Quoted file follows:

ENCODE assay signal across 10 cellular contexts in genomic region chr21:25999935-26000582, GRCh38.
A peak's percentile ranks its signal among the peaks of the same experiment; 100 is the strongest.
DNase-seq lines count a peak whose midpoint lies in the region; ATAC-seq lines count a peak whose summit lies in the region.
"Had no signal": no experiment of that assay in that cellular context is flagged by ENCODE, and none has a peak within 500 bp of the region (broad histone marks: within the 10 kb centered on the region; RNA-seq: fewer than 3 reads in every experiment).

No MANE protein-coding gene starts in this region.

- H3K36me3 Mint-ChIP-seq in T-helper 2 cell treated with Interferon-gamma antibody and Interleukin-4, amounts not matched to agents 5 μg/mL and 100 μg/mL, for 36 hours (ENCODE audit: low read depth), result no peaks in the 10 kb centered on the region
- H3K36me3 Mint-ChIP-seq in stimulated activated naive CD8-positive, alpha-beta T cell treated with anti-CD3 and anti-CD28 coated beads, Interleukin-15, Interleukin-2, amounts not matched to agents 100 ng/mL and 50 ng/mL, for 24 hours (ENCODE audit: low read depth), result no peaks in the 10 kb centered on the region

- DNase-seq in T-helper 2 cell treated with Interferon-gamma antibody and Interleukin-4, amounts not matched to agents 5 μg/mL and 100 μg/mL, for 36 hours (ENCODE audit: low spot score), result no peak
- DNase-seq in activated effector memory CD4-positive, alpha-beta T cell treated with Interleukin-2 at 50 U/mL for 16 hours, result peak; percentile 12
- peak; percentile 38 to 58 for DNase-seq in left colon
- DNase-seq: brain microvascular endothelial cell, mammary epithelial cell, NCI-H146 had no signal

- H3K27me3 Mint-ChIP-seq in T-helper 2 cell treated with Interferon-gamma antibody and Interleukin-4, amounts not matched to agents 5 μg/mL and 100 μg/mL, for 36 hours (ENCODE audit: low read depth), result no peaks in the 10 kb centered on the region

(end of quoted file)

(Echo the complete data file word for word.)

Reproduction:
ENCODE assay signal across 10 cellular contexts in genomic region chr21:25999935-26000582, GRCh38.
A peak's percentile ranks its signal among the peaks of the same experiment; 100 is the strongest.
DNase-seq lines count a peak whose midpoint lies in the region; ATAC-seq lines count a peak whose summit lies in the region.
"Had no signal": no experiment of that assay in that cellular context is flagged by ENCODE, and none has a peak within 500 bp of the region (broad histone marks: within the 10 kb centered on the region; RNA-seq: fewer than 3 reads in every experiment).

No MANE protein-coding gene starts in this region.

- H3K36me3 Mint-ChIP-seq in T-helper 2 cell treated with Interferon-gamma antibody and Interleukin-4, amounts not matched to agents 5 μg/mL and 100 μg/mL, for 36 hours (ENCODE audit: low read depth), result no peaks in the 10 kb centered on the region
- H3K36me3 Mint-ChIP-seq in stimulated activated naive CD8-positive, alpha-beta T cell treated with anti-CD3 and anti-CD28 coated beads, Interleukin-15, Interleukin-2, amounts not matched to agents 100 ng/mL and 50 ng/mL, for 24 hours (ENCODE audit: low read depth), result no peaks in the 10 kb centered on the region

- DNase-seq in T-helper 2 cell treated with Interferon-gamma antibody and Interleukin-4, amounts not matched to agents 5 μg/mL and 100 μg/mL, for 36 hours (ENCODE audit: low spot score), result no peak
- DNase-seq in activated effector memory CD4-positive, alpha-beta T cell treated with Interleukin-2 at 50 U/mL for 16 hours, result peak; percentile 12
- peak; percentile 38 to 58 for DNase-seq in left colon
- DNase-seq: brain microvascular endothelial cell, mammary epithelial cell, NCI-H146 had no signal

- H3K27me3 Mint-ChIP-seq in T-helper 2 cell treated with Interferon-gamma antibody and Interleukin-4, amounts not matched to agents 5 μg/mL and 100 μg/mL, for 36 hours (ENCODE audit: low read depth), result no peaks in the 10 kb centered on the region